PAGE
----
Prague
Svíčková na smetaně + roasted Prague ham with horseradish sauce and potato purée

 

Prague
Roast pork with dumplings and greens + one of the stunning old buildings in the Old Town Square
Pickled sausages

One dish I wasn’t too keen to try was pickled sausage. We got the sausage below at Restaurant U Karla – served with pickled onion and some chilli for a kick. Based on my research, they are considered a ‘pub snack’ of sorts and that would make sense because the acidity works really well with beer.

Prague pickled sausages
Pickled sausages + beer (of course)
Guláš

As you can imagine, goulash is common in this part of the world. It’s another heavy dish, designed to fill you up. I can’t give you any specific recommendations, but we tried it at both Cafe Savoy and Restaurant U Karla and enjoyed both.

Prague goulash
Guláš (goulash) + beer (of course)
Smažený sýr

When fried cheese is an option, you’d be mad not to try it. Plus, it’s everything you imagine it is – crunchy, stretchy, cheesey. A thick slice of cheese (often Edam) is breaded and then fried. In the two cases we tried it, it was served with amazing hand cut chips, and some tartare sauce. I can definitely recommend trying this dish – it’s probably best as a main or shared for a starter.

Prague Smažený sýr
Smažený sýr (fried cheese) + the main entrance at Prague Castle

Prague is a beautiful city and I look forward to going back one day. I can definitely recommend at least a 3-day trip so you can see and eat as much as you can.

Prague Charles Bridge
View of Charles Bridge from the river + view of Prague on the way back down the hill from Strahov Monastery

Thanks for sharing in our Prague adventure, here’s to the next one!

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I scream, you scream, we all scream for… Swoon Gelato

Do you know the difference between ice cream and gelato? I didn’t until recently when I was lucky to attend a bloggers’ evening at Swoon Gelato for a sneak peek of their Christmas treats.

If you were wondering, the answer to that question: gelato contains less fat (win!) because the recipes use less cream. It’s also churned slower than ice cream which means it contains less air and has a super creamy texture. Swoon likes to say that all of this essentially means you can eat twice as much (and I think they make an excellent point).

3

Swoon treated us to some absolutely stunning gelato and gelato-focused desserts, all made here in Bristol.

Pat and her team got things started with mango gelato Bellinis! Genius! I’ve tried putting mango sorbet in lemonade before and it didn’t work as well as I’d hoped. But, prosecco and mango gelato worked really well – I can definitely recommend it for your next shindig!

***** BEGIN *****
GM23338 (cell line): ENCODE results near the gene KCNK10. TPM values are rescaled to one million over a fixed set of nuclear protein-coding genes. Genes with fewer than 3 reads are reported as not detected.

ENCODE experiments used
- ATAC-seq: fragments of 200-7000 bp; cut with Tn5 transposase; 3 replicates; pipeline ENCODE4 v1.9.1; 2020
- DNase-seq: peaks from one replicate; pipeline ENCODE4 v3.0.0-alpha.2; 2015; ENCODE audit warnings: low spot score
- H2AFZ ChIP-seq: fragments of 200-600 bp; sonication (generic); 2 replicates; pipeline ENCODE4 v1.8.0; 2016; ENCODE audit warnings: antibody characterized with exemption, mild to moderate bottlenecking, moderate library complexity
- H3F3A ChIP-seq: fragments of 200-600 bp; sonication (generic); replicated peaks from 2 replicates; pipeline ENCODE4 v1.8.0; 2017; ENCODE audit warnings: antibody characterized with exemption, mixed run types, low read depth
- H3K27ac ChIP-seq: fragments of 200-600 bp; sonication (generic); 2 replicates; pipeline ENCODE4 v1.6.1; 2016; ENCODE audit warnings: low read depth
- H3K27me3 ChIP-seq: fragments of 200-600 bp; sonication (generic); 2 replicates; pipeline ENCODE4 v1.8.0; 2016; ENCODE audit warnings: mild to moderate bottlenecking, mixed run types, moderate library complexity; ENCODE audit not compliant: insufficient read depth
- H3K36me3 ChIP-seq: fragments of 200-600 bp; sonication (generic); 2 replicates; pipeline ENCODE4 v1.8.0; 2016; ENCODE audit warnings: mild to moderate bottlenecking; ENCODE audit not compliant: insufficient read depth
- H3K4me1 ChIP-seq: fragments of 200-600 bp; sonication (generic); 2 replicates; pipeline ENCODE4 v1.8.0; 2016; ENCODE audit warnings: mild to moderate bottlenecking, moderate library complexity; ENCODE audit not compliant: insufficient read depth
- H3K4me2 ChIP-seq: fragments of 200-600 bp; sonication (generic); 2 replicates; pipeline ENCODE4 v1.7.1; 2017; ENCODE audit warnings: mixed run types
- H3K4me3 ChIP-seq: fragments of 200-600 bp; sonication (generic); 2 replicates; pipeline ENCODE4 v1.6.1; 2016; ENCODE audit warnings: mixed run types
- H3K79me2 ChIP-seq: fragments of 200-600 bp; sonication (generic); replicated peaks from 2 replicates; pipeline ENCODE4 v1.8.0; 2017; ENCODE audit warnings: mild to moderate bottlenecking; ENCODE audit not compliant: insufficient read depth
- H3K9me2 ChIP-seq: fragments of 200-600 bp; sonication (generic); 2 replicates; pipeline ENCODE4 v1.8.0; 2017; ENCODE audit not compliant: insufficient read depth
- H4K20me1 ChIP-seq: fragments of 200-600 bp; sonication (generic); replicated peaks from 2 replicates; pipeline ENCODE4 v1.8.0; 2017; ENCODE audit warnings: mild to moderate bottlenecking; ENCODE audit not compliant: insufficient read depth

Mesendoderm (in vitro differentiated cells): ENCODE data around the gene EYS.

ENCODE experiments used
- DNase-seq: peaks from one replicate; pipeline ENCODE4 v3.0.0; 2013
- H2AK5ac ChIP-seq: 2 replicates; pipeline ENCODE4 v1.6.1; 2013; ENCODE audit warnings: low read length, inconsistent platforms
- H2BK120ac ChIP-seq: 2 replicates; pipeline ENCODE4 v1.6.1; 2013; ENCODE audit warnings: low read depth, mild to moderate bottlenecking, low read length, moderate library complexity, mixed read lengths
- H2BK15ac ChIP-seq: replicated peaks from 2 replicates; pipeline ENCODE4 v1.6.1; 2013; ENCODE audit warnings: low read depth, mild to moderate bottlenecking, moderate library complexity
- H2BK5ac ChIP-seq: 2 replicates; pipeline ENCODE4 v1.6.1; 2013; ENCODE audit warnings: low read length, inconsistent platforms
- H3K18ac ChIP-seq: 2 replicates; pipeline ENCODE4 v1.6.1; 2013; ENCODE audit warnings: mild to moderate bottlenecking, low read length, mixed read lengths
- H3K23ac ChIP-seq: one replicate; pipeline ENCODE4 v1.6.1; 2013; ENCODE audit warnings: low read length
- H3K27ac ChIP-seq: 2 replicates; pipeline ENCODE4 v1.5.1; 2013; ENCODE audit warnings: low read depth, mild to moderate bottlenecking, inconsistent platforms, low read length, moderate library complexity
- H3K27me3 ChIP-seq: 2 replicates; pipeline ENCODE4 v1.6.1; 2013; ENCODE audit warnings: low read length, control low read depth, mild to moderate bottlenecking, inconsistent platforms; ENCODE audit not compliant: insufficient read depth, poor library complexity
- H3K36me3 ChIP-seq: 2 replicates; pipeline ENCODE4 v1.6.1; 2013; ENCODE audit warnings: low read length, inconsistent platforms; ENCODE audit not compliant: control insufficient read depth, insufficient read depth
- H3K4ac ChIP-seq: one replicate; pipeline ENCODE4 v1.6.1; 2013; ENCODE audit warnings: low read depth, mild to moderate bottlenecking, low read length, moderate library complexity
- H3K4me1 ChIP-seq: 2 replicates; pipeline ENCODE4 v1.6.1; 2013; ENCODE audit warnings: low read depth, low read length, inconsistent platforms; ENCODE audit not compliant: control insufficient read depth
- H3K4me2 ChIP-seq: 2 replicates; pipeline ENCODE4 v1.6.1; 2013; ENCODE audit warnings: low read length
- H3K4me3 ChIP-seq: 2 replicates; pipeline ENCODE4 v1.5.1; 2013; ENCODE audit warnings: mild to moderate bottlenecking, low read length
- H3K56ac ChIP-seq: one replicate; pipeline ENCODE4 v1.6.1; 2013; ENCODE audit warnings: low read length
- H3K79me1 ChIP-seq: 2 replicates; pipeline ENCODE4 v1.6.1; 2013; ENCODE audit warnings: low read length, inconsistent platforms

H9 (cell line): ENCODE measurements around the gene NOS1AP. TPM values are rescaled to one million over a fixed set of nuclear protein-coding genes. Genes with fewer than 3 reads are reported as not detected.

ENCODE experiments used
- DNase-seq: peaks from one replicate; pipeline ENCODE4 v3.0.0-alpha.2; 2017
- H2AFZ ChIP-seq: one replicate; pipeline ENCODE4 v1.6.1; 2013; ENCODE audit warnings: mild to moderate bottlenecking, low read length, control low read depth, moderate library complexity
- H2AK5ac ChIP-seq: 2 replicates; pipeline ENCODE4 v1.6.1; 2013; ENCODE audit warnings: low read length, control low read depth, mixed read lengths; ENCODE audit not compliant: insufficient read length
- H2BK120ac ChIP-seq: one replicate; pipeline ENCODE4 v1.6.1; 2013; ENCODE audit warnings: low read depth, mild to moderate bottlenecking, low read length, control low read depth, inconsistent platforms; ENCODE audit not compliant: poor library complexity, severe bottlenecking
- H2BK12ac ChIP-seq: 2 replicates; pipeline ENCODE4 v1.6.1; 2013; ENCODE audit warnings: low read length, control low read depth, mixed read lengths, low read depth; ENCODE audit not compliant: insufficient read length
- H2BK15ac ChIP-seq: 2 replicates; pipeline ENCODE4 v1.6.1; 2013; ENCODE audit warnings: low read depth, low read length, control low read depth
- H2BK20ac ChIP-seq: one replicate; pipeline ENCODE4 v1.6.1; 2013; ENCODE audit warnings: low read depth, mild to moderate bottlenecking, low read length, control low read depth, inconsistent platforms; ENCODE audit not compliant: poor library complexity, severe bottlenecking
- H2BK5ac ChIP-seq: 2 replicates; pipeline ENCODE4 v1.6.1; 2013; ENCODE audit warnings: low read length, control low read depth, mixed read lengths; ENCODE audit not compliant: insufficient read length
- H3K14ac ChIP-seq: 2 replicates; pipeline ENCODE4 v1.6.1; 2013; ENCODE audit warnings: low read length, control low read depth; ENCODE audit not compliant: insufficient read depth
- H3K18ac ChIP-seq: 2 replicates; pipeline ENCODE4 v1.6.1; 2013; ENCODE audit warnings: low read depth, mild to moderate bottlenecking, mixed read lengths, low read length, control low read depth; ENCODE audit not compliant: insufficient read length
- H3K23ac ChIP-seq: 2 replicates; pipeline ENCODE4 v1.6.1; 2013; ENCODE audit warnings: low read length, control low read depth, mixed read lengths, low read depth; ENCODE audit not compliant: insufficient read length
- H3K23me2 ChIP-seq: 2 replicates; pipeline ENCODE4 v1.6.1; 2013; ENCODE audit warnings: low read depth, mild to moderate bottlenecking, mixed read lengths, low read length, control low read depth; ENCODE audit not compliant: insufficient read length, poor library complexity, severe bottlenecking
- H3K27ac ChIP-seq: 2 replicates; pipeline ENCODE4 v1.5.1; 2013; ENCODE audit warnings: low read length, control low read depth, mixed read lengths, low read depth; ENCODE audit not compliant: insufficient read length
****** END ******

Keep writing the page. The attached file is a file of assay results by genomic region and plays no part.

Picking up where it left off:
Swoon Gelato - welcome
Swoon Gelato mango Bellini + Pam’s welcome + what you don’t see from a blogger event

Next, we were treated to Swoon’s core range of gelato and sorbetto. As always, I used the salted caramel flavour as a benchmark to compare against other gelato and ice cream I’ve tried. It was perfect – just the right amount of salt, plenty of caramel, and as mentioned previously, super creamy. While I really enjoyed everything I tried, their core flavours that I highly recommend are: salted caramel (obviously), chocolate and chilli sorbetto (which is a must-try if you love rich chocolate with a little kick, plus from memory I believe it’s vegan), and pistachio (the best version of pistachio I’ve ever tried).

4
The dessert cabinet at Swoon.

As a little twist, Pam gave us the chance to make some gelato with the chef (who has trained extensively to make the best gelato at an actual gelato school – though, in Italian it sounded so much better). While I was helping with a batch of creamy vanilla gelato, everyone else crowded around the cabinet and tried some of the Christmas specials, including a mince pie flavour!

Swoon Gelato
Making gelato.

After successfully creating a batch vanilla gelato it was time to test Swoon’s Christmas dessert range. They have a lot on offer, and we tried: the Italian version of buche de Noel – a sponge roulade filled with, you guessed it, gelato; pannetone filled with gelato; and some stunning macarons filled with gelato (it’s hard to find a good macaron, but these were chewy and crunchy – perfect with the creamy gelato).

Swoon Gelato
Some of the desserts at Swoon.

By this point, I think it’s fair to say we were all in sugared out, but content. I can honestly say I adored everything I tried and I’m looking forward to taking hubby to test it all out in the very near future.

Thank you so much to Pat and the Swoon team for looking after us and sharing your delicious gelato and sorbetto.

The details:
Swoon Gelato
31a College Green, Bristol BS1 5TB
Open: Every day, 10am – 10:30pm
Web: www.swoononaspoon.co.uk

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The first Bristol pizza festival

Yesterday, we went to the first event Bristol pizza festival, organised by Foozie. Five of the region’s pizza vendors plus craft beers, and Prosecco. Honestly, with that combination it’s hard to go wrong!

It’s exciting to be part of something that is happening for the first time. Especially if it involves food!

Tickets were only £14 and included four pizza tokens (which could get you a whole pizza or four quarters). Thankfully, there were only 500 tickets available. Gosh, in Australia you’d pay $20 and you’d get nothing, plus you’d spend the day lining up and go home cranky because you only managed to get once slice.

On top of a good range of pizza options, each pizza vendor developed a Bristol themed pizza for the event and attendees could get a quarter as part of their ticket. I thought this was a stroke of brilliance because I’m a big fan of having a bit of everything so you don’t have to decide on just one thing!

I really liked the venue too – The Station on Silver Street! The beauty of being new in town means so many of these places are new to me and we often have nothing like them in Brisbane.